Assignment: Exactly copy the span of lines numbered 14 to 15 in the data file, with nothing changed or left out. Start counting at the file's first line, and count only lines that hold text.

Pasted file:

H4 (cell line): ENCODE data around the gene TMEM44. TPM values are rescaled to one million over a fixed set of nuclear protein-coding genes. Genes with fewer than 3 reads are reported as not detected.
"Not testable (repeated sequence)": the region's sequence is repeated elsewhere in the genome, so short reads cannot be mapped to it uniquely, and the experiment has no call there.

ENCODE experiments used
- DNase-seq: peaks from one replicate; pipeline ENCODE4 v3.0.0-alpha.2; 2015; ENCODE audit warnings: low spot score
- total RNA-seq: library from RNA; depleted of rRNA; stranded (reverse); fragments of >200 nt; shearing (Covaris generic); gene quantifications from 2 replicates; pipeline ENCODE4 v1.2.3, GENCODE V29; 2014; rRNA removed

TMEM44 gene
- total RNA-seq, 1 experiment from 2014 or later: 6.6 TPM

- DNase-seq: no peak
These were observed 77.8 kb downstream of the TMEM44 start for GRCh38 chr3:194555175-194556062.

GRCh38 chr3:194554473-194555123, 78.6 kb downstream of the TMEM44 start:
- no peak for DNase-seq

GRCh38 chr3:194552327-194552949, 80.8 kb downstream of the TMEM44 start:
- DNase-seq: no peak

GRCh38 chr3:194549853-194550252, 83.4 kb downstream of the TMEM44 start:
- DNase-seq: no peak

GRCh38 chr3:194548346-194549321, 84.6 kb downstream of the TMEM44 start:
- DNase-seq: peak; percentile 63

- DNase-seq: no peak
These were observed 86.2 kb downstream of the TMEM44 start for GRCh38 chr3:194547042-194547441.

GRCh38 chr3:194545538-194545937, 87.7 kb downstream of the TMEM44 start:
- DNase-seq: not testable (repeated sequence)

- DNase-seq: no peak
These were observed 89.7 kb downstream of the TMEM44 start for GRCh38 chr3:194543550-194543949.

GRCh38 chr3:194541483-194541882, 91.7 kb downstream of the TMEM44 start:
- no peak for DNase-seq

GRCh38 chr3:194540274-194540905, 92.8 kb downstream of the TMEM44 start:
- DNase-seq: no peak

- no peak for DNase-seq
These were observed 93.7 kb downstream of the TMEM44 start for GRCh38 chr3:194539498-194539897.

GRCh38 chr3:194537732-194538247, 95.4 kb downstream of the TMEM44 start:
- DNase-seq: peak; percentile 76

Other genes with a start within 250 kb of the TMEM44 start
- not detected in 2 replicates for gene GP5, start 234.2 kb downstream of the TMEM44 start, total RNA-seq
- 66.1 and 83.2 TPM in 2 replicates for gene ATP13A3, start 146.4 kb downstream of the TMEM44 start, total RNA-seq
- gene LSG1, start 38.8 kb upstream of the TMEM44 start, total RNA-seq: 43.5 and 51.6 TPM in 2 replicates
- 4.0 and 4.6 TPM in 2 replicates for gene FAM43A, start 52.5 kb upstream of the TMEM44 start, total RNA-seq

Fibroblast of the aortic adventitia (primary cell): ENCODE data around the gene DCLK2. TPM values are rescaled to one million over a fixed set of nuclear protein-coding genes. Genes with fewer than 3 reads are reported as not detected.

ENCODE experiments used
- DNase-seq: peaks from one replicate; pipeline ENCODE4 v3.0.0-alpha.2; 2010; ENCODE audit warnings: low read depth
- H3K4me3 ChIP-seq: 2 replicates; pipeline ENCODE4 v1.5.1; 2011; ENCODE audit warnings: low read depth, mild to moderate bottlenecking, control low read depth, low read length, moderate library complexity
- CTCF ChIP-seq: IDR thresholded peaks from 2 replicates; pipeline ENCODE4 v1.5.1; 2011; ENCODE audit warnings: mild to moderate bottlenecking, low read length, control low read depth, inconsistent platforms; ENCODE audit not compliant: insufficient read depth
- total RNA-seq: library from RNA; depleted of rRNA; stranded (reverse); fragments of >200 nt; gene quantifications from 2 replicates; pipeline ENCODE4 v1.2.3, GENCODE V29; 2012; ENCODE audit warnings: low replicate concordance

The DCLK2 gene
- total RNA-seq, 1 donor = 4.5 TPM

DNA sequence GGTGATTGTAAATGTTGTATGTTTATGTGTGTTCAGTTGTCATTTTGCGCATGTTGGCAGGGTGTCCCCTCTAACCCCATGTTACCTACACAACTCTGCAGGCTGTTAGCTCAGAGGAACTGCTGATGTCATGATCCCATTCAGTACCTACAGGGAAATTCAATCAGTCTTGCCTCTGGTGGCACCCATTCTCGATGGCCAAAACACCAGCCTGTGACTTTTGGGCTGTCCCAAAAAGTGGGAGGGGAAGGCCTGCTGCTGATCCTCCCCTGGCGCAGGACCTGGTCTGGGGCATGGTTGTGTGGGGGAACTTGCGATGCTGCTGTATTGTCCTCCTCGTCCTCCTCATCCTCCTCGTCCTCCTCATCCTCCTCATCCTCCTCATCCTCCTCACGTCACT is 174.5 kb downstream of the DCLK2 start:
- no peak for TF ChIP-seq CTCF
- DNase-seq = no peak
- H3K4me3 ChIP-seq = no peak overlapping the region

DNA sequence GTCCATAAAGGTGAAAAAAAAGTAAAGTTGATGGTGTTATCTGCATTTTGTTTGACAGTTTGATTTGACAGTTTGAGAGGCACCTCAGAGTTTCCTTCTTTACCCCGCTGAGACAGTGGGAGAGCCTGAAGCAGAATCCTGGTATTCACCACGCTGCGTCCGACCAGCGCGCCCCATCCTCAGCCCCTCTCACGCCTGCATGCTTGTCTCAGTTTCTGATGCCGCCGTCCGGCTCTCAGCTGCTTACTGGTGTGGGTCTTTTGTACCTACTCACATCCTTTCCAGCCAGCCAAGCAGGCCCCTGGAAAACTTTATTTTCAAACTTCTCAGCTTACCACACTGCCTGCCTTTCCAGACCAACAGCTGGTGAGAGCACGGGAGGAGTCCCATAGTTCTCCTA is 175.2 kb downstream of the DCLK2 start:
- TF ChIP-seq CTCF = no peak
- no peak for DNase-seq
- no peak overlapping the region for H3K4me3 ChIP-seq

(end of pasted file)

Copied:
GRCh38 chr3:194549853-194550252, 83.4 kb downstream of the TMEM44 start:
- DNase-seq: no peak